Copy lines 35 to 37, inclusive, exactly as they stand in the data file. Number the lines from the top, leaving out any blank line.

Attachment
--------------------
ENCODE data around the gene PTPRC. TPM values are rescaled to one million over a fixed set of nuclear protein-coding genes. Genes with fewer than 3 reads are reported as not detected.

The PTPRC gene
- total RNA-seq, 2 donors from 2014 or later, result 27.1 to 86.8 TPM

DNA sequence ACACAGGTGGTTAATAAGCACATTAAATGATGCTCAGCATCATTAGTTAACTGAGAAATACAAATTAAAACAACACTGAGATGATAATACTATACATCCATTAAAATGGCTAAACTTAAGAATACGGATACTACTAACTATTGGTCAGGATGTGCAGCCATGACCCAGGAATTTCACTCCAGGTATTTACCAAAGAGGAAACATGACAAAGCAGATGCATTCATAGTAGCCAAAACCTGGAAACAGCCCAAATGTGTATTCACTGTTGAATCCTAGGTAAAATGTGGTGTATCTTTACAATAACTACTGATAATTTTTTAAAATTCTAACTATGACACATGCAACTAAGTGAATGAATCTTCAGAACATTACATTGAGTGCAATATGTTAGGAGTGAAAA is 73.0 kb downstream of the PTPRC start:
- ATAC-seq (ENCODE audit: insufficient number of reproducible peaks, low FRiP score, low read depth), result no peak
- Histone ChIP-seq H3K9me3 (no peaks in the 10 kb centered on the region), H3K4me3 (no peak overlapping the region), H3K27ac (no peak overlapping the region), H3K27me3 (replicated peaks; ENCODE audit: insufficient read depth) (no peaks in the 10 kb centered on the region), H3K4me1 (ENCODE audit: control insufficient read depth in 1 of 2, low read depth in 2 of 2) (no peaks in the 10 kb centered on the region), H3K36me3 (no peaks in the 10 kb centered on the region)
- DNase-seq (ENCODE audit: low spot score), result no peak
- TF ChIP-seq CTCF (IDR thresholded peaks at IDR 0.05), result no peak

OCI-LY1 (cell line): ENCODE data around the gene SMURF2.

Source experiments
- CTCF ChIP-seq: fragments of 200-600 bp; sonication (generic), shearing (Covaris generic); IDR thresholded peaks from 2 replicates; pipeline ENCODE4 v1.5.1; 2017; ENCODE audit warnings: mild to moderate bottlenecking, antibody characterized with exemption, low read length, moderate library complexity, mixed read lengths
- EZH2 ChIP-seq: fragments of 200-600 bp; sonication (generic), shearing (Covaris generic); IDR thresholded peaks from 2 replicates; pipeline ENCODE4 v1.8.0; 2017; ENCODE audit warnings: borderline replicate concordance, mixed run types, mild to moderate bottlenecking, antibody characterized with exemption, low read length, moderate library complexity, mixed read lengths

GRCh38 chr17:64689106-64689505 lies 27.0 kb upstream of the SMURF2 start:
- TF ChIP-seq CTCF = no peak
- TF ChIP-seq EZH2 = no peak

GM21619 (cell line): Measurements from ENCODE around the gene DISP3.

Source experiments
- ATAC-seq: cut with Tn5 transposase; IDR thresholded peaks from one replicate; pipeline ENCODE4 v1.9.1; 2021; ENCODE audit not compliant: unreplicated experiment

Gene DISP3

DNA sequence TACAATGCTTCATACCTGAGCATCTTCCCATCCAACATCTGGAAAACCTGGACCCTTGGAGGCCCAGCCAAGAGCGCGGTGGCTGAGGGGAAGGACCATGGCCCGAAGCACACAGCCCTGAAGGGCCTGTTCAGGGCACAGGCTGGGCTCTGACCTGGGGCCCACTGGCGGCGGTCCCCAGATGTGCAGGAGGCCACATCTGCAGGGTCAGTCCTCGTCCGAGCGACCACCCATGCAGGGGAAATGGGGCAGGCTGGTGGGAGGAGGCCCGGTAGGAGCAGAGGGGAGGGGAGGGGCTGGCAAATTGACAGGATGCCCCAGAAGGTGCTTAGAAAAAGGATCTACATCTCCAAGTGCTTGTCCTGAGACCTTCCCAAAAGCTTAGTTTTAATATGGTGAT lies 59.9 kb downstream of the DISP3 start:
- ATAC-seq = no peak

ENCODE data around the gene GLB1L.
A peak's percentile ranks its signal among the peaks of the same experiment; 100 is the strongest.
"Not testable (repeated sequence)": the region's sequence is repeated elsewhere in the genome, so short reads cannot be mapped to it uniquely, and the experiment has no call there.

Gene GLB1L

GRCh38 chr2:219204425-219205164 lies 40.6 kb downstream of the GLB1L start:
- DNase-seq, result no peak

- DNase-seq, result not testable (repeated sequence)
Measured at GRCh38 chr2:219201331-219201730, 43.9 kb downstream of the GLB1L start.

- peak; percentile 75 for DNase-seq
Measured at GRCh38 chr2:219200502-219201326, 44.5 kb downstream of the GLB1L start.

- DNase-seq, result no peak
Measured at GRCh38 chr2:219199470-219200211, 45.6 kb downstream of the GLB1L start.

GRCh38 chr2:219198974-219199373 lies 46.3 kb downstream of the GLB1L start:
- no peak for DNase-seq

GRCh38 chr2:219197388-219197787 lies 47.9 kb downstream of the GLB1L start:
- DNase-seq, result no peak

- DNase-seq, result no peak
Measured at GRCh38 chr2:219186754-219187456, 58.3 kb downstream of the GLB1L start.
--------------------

- no peak for DNase-seq

GRCh38 chr2:219197388-219197787 lies 47.9 kb downstream of the GLB1L start:
- DNase-seq, result no peak